Do yourself a favor and start with a geared bike, it takes powerful, well conditioned legs to grind up a hill and still have enough left to make it up the following ones, again, currently a niche area.

    The best advice of all is to find and visit your local bike shop (LBS) and try a bunch to see what you like and what fits. And remember, the worst bike you can own is the one that sits and collects dust. Get out, ride and have fun.

  7. #7
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    To me a 29er is more of a niche product for now, most racers still use 26in wheels for the weight savings
    Most racers are little people and therefore ride little bikes, but the tall ones such as JHK and Todd Wells (an Olympian) are using 29ers. 29ers were a niche market a few years ago, that is no longer the case. Even companies who claimed a few years ago that they would never make a 29er because its a fad (Specialized) are now making several models.

    The same applies to fully rigid bikes, even a basic suspension fork offers a much more comfortable ride, and more control as the tire will leave the ground less often
    I couldn't disagree with you more on this point. A cheap, flexy, undamped fork will provide less control as it bounces all over the trail. A good rigid fork will provide better control and steering precision. With a 29er, a rigid fork is even more effective as the larger wheel will roll over obstacles that a 26er will slam into.

    If you can push your budget just a little more, the Redline D440 can usually be found for around $550 and is a great bike.

  8. #8
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    Don't cheap out on your bike..... you'll only end up spending more later as you find the parts or construction are poor.

    For instance.... don't skimp on wheels. They are more important than the frame. Large riders really need a great set of wheels, built by someone who knows what they're doing.... and that doesn't include machines.

    I realize we all have budgets though....... but a bike is along term investment..... not a disposable thing like a vacation or fancy dinner. In general..... many people waste money on silly stuff, then cheap out on things they really DO need or want. It's ass-backwards.


    -It's just an opinion..... we all got one.

  9. #9
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    Thank you all for the feedback, it is indeed very helpful.

    On the 29er front, the race is on between:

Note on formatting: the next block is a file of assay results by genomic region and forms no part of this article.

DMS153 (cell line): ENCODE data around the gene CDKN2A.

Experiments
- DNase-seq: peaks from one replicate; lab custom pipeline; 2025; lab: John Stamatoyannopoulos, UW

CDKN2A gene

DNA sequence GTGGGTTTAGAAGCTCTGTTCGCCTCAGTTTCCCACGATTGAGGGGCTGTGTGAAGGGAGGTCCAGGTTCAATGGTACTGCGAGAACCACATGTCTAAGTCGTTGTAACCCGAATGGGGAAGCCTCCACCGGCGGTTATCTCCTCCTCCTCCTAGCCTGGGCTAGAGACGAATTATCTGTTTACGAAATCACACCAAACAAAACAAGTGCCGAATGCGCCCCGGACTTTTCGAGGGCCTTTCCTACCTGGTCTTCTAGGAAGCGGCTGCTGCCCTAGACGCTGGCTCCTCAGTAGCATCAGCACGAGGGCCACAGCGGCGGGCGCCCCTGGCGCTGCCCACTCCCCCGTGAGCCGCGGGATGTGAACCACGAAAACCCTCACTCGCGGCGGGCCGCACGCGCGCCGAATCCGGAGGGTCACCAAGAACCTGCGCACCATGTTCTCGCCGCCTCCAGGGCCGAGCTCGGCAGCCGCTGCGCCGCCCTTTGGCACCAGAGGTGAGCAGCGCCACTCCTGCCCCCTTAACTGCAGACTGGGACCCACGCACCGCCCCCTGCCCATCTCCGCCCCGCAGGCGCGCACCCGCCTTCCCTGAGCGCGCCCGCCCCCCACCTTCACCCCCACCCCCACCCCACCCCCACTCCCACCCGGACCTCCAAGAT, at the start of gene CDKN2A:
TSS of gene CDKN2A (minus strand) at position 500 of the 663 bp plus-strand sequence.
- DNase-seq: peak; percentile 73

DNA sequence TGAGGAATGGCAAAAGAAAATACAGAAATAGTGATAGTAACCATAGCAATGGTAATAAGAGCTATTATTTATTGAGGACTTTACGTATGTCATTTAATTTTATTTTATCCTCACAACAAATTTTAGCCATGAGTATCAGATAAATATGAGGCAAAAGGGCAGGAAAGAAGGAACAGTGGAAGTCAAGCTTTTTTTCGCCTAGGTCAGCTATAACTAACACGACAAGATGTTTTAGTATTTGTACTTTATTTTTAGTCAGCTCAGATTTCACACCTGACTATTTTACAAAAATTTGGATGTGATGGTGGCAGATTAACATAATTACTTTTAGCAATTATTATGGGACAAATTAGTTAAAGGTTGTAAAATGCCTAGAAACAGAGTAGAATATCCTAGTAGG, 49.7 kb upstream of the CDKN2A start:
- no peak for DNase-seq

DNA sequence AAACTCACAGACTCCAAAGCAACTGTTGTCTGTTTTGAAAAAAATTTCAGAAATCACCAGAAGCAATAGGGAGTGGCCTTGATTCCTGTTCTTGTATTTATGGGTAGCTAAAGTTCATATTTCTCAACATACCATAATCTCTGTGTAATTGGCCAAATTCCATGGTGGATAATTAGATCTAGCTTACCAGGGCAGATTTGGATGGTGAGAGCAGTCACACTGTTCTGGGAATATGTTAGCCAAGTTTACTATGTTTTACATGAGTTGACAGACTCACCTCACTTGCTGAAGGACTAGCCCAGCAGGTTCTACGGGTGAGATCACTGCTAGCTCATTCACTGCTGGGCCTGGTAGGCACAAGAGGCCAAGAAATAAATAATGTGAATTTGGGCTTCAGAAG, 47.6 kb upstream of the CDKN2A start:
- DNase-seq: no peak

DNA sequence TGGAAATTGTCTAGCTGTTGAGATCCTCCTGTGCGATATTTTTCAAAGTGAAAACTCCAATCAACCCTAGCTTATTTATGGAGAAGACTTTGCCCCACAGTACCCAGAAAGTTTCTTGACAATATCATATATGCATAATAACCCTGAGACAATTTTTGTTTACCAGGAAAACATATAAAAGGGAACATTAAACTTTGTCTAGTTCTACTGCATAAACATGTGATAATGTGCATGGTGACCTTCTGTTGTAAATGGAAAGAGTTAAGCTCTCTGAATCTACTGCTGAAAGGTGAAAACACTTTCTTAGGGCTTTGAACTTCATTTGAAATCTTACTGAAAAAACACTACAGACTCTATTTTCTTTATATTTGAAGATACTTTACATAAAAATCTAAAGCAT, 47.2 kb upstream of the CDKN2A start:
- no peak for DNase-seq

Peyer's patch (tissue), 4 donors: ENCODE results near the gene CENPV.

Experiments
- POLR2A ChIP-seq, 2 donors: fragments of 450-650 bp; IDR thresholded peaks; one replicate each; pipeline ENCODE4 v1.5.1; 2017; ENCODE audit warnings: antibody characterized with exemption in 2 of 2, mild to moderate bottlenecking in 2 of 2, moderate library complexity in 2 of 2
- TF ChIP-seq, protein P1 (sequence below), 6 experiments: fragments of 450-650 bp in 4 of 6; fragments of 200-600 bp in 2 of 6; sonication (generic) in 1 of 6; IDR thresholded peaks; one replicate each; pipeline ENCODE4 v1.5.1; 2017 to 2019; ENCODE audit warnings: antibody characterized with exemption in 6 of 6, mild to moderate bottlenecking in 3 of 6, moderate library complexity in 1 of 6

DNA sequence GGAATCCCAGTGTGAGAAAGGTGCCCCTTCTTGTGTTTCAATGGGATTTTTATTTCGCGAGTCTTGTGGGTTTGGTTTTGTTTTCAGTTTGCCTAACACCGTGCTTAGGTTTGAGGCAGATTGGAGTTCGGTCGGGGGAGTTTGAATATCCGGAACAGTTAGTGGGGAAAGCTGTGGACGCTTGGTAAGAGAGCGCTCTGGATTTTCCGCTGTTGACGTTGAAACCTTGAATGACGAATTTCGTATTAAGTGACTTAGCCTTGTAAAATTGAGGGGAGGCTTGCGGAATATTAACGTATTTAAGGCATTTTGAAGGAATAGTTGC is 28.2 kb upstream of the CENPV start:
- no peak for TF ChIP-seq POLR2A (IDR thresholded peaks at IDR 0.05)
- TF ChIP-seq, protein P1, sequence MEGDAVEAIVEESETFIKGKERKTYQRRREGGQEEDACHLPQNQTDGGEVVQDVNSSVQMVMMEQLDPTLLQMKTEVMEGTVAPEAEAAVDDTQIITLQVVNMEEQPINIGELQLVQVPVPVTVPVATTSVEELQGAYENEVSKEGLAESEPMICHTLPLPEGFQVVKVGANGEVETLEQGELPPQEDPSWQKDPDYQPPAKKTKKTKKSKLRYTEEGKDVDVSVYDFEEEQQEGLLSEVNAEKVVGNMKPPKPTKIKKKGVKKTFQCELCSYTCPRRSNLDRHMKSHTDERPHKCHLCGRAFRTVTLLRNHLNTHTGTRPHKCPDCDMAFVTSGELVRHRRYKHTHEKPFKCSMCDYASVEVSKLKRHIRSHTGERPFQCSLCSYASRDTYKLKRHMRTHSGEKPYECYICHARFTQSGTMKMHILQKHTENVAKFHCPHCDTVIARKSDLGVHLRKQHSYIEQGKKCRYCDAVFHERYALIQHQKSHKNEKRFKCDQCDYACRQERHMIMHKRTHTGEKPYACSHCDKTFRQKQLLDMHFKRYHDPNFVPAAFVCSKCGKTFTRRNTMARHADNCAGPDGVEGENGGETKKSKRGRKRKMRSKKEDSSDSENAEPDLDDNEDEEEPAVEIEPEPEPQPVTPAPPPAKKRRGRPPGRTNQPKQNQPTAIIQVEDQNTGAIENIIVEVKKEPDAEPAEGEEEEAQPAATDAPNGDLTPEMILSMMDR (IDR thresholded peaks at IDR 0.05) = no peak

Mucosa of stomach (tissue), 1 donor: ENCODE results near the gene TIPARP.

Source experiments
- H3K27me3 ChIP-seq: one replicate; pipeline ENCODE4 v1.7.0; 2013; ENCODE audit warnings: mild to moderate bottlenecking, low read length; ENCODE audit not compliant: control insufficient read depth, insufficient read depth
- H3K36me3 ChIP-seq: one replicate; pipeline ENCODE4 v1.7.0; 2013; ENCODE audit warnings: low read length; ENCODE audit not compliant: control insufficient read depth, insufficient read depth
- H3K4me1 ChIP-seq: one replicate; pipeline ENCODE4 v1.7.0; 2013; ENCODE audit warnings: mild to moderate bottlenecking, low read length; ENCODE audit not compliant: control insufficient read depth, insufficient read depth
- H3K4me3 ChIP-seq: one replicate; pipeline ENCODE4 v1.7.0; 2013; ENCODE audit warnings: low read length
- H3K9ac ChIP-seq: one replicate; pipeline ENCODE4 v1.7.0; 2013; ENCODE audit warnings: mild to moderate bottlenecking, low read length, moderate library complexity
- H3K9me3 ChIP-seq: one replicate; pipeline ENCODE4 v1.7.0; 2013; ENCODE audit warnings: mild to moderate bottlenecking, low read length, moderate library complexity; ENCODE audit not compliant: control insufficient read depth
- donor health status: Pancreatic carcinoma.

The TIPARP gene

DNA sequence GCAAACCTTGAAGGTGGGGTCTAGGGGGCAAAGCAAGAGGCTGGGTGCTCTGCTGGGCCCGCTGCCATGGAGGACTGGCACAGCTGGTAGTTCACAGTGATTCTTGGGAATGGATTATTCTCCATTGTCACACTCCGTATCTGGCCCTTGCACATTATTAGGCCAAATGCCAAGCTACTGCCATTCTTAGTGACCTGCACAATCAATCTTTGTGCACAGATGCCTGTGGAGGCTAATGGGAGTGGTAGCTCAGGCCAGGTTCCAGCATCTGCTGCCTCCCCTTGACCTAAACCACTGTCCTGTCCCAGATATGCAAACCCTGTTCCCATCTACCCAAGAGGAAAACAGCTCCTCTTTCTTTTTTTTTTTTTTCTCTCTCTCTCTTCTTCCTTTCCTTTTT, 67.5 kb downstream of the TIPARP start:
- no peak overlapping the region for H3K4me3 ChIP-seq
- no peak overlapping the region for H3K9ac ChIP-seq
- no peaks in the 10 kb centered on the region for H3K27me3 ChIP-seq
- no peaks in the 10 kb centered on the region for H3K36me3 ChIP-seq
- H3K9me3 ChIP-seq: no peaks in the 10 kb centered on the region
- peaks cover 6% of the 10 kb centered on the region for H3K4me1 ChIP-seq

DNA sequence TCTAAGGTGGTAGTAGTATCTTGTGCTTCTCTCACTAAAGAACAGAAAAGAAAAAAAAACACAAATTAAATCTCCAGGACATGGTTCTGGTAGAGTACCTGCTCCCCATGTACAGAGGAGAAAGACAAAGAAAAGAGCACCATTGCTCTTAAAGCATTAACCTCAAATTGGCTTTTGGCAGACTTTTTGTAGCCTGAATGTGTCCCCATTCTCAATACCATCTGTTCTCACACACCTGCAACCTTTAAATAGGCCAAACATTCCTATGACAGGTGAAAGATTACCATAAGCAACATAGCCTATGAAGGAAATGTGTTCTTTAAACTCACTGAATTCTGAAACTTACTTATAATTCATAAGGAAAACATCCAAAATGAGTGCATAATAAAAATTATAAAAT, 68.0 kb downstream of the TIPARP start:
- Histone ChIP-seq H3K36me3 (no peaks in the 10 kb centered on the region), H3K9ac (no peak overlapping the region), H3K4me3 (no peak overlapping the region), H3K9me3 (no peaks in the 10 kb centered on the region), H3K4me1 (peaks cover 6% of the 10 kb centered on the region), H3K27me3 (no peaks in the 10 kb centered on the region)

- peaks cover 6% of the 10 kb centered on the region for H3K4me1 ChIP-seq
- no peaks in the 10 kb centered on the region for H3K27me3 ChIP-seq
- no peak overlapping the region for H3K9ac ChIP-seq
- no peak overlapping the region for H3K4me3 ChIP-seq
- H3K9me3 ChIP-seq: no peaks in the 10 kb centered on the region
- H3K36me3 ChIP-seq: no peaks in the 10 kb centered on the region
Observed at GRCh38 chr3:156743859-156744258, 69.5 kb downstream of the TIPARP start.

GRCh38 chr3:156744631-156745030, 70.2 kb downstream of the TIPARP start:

-Redline d440 (still loooking for a source with it decently priced)
    -GT Peace 9r multi 2008 (found at performance bike online; sadly they dont show a large frame on the site)


    I'm looking further into :
    -Redline monocog
    -Nashbar SS 9er (Anyone know much about this one?)


    On the other hand, I keep seeing better and better deals on entry level 26ers so am wondering what the general consensus (if there ever is one) about aluminium framed 26ers for heavyweights like me. (Adding the GT outpost disk to my previous list of 26ers)

    @Garthr: If I was "cheaping out" and/or looking for "disposable" kit I would've hit the departments stores already. I'm just trying to stick to respectable entry level because I am indeed at that stage and my expectation is to add biking to my fitness/health regimen and re-hone my skills so as to look into the larger variety of bikes when my capabilities improve and weight decreases. This is as stated in my original posting; I appreciate the feedback but am clearly looking for bike suggestions not a repeat of generic philosophy everyone here fully understands and espouses. With that said, what would you suggest that fits the criteria and has strong wheels
    Last edited by chakujitsu; 05-31-2009 at 10:02 AM.

  10. #10
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    I have not seen a more Clyde-Ready frame than on my 08' Haro Escape Sport.. she's on the heavy side, but at 306#, I cannot see myself coming close to breaking it. You have to find an LBS for it, so just call around.
    Be excellent to each other.

  11. #11
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    Point taken chakujitsu !

    I'd suggest at least 32 or 36 spokes..... and wide rims.... at least 26mm wide. Wider would be even better. Don't use 15g spokes. Double butted 14/15 or 14g are fine.

    Depending on your terrain, do you really want a singlespeed? (Monocoq) Unless you're riding on pure flat, or are Lon Haldeman.... get some gears.